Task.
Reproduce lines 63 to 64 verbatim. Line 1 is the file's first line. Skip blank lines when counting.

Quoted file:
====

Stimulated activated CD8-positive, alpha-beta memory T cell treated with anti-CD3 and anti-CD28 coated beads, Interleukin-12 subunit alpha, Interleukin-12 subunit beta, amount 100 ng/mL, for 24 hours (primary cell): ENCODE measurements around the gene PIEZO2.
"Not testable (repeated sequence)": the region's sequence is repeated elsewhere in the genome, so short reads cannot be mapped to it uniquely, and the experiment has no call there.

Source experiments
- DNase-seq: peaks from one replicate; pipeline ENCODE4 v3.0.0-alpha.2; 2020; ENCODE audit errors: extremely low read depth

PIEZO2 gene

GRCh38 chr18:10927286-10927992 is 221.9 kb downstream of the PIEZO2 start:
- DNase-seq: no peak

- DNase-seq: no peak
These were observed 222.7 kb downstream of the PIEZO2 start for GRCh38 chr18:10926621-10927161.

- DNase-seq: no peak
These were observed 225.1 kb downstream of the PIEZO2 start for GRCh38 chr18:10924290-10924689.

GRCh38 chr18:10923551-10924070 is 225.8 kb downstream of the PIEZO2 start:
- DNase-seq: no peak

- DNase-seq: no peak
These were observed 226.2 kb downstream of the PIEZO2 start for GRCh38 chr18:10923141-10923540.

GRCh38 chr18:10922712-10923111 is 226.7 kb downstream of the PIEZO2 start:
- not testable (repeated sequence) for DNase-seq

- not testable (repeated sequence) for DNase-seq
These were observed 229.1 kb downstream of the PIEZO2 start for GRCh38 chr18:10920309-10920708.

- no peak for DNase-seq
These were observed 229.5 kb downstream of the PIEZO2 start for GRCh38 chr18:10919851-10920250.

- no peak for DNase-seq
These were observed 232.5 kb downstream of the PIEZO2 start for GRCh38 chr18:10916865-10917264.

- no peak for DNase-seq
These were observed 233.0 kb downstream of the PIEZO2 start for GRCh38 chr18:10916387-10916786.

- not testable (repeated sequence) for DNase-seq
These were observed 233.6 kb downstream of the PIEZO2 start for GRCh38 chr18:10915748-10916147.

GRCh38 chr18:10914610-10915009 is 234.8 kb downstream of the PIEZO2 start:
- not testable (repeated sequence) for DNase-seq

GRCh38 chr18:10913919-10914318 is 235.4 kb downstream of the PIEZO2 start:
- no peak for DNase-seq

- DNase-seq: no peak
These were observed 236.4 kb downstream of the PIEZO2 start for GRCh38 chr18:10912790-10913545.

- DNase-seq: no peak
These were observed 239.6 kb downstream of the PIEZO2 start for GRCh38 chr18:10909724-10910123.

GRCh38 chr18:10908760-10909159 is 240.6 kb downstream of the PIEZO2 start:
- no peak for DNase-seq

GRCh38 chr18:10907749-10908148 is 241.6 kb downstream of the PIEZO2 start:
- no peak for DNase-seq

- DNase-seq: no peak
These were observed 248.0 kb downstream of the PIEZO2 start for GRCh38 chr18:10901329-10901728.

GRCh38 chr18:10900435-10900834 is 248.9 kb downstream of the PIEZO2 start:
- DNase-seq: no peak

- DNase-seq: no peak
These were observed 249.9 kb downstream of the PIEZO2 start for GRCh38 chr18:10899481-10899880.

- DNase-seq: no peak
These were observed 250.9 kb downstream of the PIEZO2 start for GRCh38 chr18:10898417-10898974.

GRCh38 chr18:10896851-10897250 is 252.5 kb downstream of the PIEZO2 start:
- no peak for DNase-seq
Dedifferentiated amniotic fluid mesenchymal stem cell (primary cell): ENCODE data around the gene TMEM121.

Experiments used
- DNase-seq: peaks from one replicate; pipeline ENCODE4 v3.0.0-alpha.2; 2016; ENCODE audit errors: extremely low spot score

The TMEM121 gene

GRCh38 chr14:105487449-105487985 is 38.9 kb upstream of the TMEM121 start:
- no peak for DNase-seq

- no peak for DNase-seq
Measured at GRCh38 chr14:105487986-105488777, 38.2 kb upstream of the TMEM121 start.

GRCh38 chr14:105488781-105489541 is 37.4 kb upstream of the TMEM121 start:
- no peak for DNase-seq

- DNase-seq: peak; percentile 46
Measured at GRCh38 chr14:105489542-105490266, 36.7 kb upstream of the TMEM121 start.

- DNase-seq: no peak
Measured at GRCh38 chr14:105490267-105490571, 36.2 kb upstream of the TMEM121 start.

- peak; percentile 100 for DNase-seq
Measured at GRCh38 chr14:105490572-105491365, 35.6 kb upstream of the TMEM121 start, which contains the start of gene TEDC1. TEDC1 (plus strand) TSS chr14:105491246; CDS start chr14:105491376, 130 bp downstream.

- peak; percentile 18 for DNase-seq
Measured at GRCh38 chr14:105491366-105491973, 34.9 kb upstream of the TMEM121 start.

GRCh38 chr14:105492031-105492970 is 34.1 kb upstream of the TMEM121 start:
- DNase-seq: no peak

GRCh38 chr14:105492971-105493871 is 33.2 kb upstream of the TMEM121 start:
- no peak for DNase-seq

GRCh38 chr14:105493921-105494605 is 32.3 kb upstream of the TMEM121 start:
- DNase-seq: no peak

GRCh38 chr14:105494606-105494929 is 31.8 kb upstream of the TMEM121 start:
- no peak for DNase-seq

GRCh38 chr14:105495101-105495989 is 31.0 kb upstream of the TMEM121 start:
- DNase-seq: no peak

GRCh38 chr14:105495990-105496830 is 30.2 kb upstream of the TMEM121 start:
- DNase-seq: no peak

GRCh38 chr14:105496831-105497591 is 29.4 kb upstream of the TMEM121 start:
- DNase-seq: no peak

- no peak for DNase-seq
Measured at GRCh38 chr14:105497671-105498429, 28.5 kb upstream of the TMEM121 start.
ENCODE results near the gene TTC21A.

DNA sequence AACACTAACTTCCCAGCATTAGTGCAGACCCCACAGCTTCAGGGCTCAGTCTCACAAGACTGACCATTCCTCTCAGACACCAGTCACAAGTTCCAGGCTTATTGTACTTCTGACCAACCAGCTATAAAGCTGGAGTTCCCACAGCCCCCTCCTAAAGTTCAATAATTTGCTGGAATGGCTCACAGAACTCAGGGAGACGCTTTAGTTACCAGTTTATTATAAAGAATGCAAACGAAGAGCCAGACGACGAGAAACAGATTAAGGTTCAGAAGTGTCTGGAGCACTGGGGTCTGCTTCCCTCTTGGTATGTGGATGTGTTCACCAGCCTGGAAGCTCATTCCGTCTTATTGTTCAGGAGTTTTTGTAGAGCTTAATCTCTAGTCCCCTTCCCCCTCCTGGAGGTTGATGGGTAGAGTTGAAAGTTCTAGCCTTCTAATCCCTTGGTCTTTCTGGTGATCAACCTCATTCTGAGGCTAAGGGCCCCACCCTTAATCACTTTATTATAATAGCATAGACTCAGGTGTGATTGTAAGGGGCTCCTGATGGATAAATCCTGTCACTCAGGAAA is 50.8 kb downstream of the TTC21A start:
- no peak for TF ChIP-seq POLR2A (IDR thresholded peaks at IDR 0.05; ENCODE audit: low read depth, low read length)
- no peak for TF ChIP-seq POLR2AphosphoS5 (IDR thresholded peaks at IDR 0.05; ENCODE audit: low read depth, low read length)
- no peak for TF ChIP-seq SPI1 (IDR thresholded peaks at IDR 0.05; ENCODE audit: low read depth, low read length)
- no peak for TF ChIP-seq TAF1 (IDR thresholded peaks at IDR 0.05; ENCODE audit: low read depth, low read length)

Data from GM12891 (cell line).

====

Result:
Measured at GRCh38 chr14:105490267-105490571, 36.2 kb upstream of the TMEM121 start.

- peak; percentile 100 for DNase-seq